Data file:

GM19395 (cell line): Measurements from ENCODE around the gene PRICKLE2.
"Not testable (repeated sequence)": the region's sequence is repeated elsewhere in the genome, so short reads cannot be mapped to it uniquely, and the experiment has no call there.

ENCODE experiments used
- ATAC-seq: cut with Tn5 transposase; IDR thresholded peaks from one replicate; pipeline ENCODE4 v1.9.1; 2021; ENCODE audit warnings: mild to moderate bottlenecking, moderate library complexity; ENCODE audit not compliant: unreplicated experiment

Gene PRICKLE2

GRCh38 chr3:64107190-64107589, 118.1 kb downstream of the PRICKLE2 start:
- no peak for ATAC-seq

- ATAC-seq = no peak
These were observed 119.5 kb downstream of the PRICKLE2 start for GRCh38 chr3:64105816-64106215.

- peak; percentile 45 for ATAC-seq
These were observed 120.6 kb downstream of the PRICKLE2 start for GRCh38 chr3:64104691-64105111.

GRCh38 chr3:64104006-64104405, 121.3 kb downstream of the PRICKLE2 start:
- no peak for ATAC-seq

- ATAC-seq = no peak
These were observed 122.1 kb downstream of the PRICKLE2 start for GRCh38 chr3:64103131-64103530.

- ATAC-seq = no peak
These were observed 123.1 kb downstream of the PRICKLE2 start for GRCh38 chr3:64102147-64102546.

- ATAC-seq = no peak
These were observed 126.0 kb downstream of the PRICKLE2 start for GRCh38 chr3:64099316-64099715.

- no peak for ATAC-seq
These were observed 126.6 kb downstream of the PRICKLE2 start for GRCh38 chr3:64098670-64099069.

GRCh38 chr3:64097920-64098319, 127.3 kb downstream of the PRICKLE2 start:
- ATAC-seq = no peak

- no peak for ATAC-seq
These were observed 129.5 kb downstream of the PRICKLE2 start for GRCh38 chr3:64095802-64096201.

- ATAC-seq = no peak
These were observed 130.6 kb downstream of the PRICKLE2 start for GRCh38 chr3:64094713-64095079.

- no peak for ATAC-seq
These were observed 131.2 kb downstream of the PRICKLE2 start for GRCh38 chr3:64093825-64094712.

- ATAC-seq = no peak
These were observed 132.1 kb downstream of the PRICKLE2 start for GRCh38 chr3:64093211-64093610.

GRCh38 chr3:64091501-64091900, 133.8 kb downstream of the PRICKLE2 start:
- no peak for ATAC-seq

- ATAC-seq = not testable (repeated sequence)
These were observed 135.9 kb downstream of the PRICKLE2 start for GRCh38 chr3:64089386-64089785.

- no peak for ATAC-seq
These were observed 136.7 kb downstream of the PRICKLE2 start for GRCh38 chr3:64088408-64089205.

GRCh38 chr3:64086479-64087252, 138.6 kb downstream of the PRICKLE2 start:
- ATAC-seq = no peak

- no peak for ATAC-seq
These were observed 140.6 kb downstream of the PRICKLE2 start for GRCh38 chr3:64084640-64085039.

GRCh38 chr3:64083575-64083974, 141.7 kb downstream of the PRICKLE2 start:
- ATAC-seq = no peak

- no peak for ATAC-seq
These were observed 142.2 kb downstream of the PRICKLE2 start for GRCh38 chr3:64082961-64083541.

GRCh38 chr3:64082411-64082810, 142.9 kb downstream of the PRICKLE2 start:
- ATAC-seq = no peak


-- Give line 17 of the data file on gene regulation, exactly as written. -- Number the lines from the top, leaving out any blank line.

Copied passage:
These were observed 123.1 kb downstream of the PRICKLE2 start for GRCh38 chr3:64102147-64102546.